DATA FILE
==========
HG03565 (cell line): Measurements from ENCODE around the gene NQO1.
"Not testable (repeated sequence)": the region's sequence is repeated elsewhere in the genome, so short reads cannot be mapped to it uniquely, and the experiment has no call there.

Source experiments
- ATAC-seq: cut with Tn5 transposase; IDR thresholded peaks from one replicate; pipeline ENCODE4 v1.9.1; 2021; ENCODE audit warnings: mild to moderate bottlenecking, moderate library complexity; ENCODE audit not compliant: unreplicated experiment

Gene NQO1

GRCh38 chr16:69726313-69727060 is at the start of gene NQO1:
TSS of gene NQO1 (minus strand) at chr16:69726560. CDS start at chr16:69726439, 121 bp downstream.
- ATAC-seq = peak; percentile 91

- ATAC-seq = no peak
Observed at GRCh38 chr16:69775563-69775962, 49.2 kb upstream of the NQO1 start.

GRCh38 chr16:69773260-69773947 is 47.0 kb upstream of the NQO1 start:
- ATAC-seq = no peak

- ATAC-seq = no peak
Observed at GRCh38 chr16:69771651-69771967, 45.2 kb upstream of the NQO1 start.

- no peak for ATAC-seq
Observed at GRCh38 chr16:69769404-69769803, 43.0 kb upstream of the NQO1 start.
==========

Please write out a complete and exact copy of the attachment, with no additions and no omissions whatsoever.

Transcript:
HG03565 (cell line): Measurements from ENCODE around the gene NQO1.
"Not testable (repeated sequence)": the region's sequence is repeated elsewhere in the genome, so short reads cannot be mapped to it uniquely, and the experiment has no call there.

Source experiments
- ATAC-seq: cut with Tn5 transposase; IDR thresholded peaks from one replicate; pipeline ENCODE4 v1.9.1; 2021; ENCODE audit warnings: mild to moderate bottlenecking, moderate library complexity; ENCODE audit not compliant: unreplicated experiment

Gene NQO1

GRCh38 chr16:69726313-69727060 is at the start of gene NQO1:
TSS of gene NQO1 (minus strand) at chr16:69726560. CDS start at chr16:69726439, 121 bp downstream.
- ATAC-seq = peak; percentile 91

- ATAC-seq = no peak
Observed at GRCh38 chr16:69775563-69775962, 49.2 kb upstream of the NQO1 start.

GRCh38 chr16:69773260-69773947 is 47.0 kb upstream of the NQO1 start:
- ATAC-seq = no peak

- ATAC-seq = no peak
Observed at GRCh38 chr16:69771651-69771967, 45.2 kb upstream of the NQO1 start.

- no peak for ATAC-seq
Observed at GRCh38 chr16:69769404-69769803, 43.0 kb upstream of the NQO1 start.